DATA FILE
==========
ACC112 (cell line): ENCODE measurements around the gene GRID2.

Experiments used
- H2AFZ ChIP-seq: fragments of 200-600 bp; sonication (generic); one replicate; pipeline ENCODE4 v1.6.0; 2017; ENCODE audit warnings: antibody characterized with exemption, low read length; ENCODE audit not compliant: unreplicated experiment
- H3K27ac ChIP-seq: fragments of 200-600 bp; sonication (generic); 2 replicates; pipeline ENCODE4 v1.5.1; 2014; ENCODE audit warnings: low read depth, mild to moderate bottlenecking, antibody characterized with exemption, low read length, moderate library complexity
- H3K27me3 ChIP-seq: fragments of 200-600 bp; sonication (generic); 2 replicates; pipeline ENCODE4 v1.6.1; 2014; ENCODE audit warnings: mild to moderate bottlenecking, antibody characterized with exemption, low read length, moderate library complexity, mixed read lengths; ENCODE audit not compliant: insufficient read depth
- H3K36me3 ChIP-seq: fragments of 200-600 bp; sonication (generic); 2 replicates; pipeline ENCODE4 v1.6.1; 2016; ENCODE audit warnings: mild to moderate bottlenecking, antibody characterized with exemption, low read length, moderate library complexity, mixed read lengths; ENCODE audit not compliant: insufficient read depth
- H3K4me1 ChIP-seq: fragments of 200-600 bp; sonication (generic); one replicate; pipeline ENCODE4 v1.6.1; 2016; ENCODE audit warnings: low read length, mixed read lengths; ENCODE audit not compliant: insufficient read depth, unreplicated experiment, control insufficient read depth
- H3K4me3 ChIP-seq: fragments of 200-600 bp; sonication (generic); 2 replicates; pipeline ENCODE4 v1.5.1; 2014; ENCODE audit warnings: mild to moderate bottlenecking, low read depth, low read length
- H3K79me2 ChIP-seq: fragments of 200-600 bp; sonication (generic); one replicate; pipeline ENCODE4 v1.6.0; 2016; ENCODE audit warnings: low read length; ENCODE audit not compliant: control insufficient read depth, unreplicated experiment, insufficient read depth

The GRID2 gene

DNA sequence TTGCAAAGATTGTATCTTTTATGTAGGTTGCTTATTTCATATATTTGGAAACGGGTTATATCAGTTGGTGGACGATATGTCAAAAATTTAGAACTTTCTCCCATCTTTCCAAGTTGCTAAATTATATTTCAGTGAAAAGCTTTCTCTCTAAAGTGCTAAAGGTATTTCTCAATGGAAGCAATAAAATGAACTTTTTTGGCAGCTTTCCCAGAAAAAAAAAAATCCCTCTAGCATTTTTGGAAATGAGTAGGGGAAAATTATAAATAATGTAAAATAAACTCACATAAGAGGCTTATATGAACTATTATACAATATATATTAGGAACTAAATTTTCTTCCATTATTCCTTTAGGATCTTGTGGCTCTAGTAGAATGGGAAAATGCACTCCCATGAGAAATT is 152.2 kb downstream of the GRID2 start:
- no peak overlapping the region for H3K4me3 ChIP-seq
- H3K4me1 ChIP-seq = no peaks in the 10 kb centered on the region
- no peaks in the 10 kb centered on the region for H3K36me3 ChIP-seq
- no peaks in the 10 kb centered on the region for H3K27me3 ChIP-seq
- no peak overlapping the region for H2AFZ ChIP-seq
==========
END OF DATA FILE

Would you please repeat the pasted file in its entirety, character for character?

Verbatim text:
ACC112 (cell line): ENCODE measurements around the gene GRID2.

Experiments used
- H2AFZ ChIP-seq: fragments of 200-600 bp; sonication (generic); one replicate; pipeline ENCODE4 v1.6.0; 2017; ENCODE audit warnings: antibody characterized with exemption, low read length; ENCODE audit not compliant: unreplicated experiment
- H3K27ac ChIP-seq: fragments of 200-600 bp; sonication (generic); 2 replicates; pipeline ENCODE4 v1.5.1; 2014; ENCODE audit warnings: low read depth, mild to moderate bottlenecking, antibody characterized with exemption, low read length, moderate library complexity
- H3K27me3 ChIP-seq: fragments of 200-600 bp; sonication (generic); 2 replicates; pipeline ENCODE4 v1.6.1; 2014; ENCODE audit warnings: mild to moderate bottlenecking, antibody characterized with exemption, low read length, moderate library complexity, mixed read lengths; ENCODE audit not compliant: insufficient read depth
- H3K36me3 ChIP-seq: fragments of 200-600 bp; sonication (generic); 2 replicates; pipeline ENCODE4 v1.6.1; 2016; ENCODE audit warnings: mild to moderate bottlenecking, antibody characterized with exemption, low read length, moderate library complexity, mixed read lengths; ENCODE audit not compliant: insufficient read depth
- H3K4me1 ChIP-seq: fragments of 200-600 bp; sonication (generic); one replicate; pipeline ENCODE4 v1.6.1; 2016; ENCODE audit warnings: low read length, mixed read lengths; ENCODE audit not compliant: insufficient read depth, unreplicated experiment, control insufficient read depth
- H3K4me3 ChIP-seq: fragments of 200-600 bp; sonication (generic); 2 replicates; pipeline ENCODE4 v1.5.1; 2014; ENCODE audit warnings: mild to moderate bottlenecking, low read depth, low read length
- H3K79me2 ChIP-seq: fragments of 200-600 bp; sonication (generic); one replicate; pipeline ENCODE4 v1.6.0; 2016; ENCODE audit warnings: low read length; ENCODE audit not compliant: control insufficient read depth, unreplicated experiment, insufficient read depth

The GRID2 gene

DNA sequence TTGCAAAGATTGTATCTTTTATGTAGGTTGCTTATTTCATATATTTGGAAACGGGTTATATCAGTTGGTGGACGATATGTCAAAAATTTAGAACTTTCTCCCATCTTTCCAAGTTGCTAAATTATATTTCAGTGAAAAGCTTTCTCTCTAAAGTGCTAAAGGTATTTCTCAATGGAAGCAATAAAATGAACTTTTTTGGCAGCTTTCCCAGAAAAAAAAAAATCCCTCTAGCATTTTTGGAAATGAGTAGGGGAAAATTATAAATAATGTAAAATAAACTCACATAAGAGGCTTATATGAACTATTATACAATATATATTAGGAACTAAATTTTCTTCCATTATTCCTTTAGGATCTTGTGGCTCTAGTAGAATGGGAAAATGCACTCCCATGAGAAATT is 152.2 kb downstream of the GRID2 start:
- no peak overlapping the region for H3K4me3 ChIP-seq
- H3K4me1 ChIP-seq = no peaks in the 10 kb centered on the region
- no peaks in the 10 kb centered on the region for H3K36me3 ChIP-seq
- no peaks in the 10 kb centered on the region for H3K27me3 ChIP-seq
- no peak overlapping the region for H2AFZ ChIP-seq